Bulgaria Table of Contents
As the chief financial instrument of economic policy making, the BNB assumed virtually all of the financial functions in the country under the centrally planned economy. Only the granting of foreign trade and consumer credits were separate functions, performed respectively by the Bulgarian Foreign Trade Bank and the State Savings Bank--both of which were subordinate to the BNB. The BNB worked with the Ministry of Finance to finance capital investments in the economy. The BNB also monitored the economic organizations that received investment funds to ensure their use for accomplishing plan targets. As enterprises became more selffinancing in the 1970s, a greater share of their investment capital was composed of bank credits granted by the BNB. Between 1965 and 1975, the BNB share of investment funds jumped from 7 percent to 54 percent; the trend then moderated as enterprises began to rely more on retained earnings to finance investments.
Like industry and agriculture, banking under the BCP experimented occasionally with decentralization but remained quite centralized until shortly before the overthrow of Zhivkov. A 1987 reform nominally split Bulgarian banking into a two-tiered system. The function of the BNB was restricted to money supply, although it also retained significant supervisory power. The reform also created several specialized banks including the Agricultural and Cooperative Bank, the Biochemical Bank, the Construction Bank, the Electronics Bank, the Transportation Bank, and the Transport, Agricultural, and Building Equipment Bank--each responsible for an industrial sector.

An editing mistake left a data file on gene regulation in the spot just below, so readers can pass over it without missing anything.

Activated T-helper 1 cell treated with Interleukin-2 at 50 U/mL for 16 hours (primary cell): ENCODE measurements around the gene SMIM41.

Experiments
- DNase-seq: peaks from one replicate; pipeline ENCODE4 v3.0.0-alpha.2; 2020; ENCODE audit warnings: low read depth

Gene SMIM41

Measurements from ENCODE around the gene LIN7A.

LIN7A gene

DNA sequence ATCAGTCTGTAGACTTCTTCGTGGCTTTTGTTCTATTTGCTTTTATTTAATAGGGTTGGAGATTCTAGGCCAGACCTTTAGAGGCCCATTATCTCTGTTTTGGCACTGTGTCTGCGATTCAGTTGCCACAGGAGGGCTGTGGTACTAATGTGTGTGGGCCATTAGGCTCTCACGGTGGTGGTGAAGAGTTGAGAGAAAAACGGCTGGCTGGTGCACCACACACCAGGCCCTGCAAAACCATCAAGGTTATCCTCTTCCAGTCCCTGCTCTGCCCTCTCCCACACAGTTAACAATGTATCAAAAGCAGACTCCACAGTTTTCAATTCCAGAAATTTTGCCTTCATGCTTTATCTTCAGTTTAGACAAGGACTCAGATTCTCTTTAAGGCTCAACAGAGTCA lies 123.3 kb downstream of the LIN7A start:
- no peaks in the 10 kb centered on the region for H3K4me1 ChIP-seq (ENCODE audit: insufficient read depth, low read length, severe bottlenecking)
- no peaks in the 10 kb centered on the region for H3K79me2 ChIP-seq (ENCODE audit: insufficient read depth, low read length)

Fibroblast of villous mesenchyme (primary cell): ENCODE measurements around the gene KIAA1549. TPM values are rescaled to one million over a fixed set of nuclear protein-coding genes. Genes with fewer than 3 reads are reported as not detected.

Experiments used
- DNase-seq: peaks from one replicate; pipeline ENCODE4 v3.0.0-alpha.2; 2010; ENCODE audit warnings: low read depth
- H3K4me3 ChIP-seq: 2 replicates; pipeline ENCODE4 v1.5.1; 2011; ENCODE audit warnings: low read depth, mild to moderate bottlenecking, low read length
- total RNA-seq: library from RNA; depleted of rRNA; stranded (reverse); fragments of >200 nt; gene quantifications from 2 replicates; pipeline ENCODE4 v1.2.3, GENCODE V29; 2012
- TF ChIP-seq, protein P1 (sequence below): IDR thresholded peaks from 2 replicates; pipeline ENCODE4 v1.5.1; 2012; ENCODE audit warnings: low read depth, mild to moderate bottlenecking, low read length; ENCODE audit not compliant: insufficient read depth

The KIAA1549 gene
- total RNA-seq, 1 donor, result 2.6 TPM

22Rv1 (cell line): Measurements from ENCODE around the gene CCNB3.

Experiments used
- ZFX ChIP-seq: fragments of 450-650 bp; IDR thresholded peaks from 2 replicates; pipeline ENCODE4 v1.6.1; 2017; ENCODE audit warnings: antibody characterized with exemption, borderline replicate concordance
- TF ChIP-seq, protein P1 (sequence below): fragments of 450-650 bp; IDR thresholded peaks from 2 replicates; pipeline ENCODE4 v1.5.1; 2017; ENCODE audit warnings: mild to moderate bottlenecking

Post-Zhivkov banking reform began hesitantly but grew more comprehensive in 1991. In a controversial policy decision, the government first increased interest rates from 4.5 to 8 percent in 1990, then let them float freely beginning in 1991. Although the first private commercial bank was established in May 1990, a new National Bank Bill was not passed until June 1991. That law provided for a two-tier bank system independent of direct government control but accountable to the National Assembly. The first tier of the new system was to be the Central Bank, the second a separate system of commercial banks and lending institutions serving private citizens and enterprises. Three-month bank credits would be available to cabinet ministries. The BNB was to issue monthly balance statements and report semiannually to the National Assembly.
Data as of June 1992